they would like details and a further explanation about their
concerns. They may also like an apology if something went
wrong or was perceived by them as having gone wrong.
Most patients who have had a bad experience, significant
enough to complain, would also like to see some improvement
or change. This is to reduce the risk of something similar
happening to someone else.
When you receive a complaint directly from a patient, the initial
response is crucial and will influence the patient’s decision
to potentially escalate their concerns further - to their lawyer
or a complaints entity (for example, Ahpra or the Information
Commissioner). For this reason, it is important that your
reception and administration staff understand the significance
of their responses if they are the first point of contact.
If patients perceive that their complaint is being taken seriously
and is being handled by someone with sufficient authority
and sensitivity to address and resolve their concerns, they are
generally more likely to accept the outcome.
Have a complaint handling protocol
You should have a protocol at your practice for dealing
with complaints from patients. This will help you deal with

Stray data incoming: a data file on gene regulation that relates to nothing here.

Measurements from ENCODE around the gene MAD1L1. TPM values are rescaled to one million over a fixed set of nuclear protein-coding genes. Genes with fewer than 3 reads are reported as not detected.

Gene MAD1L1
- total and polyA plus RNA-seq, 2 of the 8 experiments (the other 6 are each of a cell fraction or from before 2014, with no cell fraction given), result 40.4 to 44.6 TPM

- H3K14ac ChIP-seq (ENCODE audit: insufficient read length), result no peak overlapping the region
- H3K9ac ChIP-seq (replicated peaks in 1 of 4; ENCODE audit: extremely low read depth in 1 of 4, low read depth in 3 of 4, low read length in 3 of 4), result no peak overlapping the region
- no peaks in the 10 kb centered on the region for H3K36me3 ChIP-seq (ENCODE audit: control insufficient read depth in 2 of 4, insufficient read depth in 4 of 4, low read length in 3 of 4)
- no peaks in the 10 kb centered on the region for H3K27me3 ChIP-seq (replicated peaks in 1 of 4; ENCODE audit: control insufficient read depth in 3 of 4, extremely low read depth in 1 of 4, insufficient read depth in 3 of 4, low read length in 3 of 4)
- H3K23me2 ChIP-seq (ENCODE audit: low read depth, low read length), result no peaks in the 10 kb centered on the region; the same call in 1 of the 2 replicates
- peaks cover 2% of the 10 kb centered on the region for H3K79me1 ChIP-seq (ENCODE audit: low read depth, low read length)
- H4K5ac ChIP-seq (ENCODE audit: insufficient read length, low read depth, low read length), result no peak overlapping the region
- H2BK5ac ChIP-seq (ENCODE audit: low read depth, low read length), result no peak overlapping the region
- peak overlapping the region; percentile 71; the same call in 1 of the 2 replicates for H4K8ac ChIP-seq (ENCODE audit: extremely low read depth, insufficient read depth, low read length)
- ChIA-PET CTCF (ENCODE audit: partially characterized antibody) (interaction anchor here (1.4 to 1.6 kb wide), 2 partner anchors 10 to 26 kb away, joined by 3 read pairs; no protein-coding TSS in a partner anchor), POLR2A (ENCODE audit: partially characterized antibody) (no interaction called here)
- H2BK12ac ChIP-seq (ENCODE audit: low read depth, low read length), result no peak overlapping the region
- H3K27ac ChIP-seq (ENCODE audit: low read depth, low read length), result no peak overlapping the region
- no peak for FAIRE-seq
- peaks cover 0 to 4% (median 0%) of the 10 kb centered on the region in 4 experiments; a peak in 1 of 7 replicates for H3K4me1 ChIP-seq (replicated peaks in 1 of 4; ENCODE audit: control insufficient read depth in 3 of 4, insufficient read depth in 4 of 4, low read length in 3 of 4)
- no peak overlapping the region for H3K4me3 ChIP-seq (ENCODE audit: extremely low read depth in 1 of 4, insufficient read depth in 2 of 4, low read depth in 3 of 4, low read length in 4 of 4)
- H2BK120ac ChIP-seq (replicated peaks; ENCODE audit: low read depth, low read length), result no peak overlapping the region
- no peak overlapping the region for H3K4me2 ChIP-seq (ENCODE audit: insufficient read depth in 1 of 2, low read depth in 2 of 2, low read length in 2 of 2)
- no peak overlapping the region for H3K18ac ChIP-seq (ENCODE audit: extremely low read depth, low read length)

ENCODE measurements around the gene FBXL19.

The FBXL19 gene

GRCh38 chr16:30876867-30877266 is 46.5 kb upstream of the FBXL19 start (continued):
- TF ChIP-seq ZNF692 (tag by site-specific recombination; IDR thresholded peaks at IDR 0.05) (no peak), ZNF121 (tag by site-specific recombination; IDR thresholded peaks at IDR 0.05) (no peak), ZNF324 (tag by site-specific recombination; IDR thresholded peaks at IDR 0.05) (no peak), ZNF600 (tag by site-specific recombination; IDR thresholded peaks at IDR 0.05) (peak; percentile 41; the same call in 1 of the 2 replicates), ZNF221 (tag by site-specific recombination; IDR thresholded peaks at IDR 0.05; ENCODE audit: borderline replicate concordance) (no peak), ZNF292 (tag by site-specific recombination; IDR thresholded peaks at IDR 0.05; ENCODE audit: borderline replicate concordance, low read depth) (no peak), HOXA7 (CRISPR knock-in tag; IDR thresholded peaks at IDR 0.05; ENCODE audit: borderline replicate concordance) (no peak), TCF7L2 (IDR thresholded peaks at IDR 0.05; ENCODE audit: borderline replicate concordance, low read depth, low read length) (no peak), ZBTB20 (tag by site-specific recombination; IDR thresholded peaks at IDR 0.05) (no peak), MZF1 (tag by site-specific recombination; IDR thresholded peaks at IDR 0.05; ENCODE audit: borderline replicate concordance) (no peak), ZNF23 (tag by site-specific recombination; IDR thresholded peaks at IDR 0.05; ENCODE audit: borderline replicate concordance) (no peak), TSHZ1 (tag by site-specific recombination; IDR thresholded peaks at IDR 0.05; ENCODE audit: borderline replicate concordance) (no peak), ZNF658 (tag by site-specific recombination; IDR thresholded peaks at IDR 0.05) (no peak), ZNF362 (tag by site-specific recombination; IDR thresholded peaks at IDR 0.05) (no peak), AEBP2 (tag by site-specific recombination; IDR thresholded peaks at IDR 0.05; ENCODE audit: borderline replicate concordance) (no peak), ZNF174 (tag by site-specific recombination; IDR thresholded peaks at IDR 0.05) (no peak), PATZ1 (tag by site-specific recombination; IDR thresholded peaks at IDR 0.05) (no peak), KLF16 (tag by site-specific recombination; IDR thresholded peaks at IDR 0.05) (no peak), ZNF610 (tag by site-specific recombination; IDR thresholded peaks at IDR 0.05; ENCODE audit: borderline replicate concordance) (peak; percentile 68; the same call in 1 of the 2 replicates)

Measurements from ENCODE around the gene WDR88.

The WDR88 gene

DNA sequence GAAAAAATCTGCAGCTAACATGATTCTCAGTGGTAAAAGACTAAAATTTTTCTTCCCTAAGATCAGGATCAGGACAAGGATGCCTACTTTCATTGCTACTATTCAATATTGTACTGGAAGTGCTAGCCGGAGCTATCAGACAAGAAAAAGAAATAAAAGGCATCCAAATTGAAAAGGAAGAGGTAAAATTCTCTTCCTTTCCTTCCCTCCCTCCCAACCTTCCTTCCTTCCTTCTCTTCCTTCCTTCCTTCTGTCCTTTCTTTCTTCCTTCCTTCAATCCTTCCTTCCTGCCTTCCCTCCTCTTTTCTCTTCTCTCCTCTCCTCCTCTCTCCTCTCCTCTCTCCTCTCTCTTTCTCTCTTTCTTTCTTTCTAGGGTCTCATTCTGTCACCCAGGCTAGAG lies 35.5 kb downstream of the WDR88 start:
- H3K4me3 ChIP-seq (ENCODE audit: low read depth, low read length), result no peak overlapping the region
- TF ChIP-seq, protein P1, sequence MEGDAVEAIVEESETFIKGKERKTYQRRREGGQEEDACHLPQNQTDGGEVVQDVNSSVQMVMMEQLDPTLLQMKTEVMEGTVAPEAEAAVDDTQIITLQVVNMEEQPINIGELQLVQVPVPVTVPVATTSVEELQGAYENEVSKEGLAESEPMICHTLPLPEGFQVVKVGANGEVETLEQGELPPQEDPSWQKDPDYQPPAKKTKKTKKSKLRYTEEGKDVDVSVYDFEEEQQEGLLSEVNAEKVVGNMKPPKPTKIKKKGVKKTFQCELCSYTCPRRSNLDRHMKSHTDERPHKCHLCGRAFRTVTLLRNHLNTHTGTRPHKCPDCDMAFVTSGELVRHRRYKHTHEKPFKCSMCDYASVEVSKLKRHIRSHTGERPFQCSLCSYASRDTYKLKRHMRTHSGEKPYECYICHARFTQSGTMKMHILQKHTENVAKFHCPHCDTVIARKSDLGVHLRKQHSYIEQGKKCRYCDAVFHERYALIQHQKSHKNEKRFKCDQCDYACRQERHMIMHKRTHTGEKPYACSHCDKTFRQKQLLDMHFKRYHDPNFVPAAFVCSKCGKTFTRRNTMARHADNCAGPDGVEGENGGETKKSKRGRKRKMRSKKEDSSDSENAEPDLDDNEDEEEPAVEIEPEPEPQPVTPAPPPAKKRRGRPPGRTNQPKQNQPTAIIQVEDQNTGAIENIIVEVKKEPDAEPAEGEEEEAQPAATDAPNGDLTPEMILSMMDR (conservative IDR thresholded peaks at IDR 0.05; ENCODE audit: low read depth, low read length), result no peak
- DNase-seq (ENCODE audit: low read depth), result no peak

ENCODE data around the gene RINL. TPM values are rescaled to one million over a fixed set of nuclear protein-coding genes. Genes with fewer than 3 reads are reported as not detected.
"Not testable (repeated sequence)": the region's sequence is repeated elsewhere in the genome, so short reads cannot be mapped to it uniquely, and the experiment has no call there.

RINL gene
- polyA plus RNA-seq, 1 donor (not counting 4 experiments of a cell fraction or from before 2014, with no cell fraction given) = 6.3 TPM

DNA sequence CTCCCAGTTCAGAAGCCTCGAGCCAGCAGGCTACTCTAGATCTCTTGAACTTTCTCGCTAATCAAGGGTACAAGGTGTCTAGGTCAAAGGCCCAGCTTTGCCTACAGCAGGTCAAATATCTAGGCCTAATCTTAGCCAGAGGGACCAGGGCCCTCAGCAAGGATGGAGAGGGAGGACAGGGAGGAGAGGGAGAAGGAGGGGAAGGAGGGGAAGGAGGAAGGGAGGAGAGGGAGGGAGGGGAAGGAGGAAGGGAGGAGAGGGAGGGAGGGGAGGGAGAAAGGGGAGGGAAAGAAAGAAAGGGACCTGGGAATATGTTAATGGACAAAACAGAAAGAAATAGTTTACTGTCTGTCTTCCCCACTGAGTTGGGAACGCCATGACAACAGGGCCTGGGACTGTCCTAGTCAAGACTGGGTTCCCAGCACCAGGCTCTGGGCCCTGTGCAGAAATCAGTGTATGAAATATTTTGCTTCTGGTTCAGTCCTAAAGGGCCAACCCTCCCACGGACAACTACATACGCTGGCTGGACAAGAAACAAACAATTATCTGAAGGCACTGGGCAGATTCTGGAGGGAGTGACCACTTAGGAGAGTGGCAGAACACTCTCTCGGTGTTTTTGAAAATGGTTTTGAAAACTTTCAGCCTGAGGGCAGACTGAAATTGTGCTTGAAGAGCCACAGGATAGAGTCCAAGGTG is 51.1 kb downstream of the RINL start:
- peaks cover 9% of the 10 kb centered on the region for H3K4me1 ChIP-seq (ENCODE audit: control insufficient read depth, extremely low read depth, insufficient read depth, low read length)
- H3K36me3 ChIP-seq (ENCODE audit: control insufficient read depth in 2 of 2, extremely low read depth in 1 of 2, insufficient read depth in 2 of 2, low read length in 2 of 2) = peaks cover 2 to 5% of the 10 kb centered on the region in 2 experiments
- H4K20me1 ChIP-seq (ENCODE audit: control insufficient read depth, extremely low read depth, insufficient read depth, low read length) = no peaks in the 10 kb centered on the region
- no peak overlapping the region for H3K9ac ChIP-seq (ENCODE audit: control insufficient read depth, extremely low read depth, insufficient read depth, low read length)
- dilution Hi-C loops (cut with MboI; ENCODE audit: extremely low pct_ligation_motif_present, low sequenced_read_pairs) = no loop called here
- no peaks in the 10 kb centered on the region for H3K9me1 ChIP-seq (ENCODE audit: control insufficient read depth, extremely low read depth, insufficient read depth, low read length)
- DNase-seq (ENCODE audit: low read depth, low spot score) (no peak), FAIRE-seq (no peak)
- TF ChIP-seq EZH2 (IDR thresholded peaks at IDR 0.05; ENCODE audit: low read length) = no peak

complaints in a systematic way. All protocols in your practice
should also be supported by training for your staff, so they are
aware of the protocol and their responsibilities.
Protocols should outline who is responsible for dealing with
complaints. We recommend that you designate a staff member as
the single point of contact for all complaints about your practice.
Doctors should then seek to deal with complaints about clinical
care but complaints about the practice or administrative issues
could be dealt with by the practice manager.
It may be appropriate to discuss patient complaints at practice
meetings and include the discussion in the minutes of those
meetings. This will demonstrate that the complaint has been
considered and allow for improvements in the practice to
Responding to the complaint
It is important to act promptly, do not ignore complaints. If a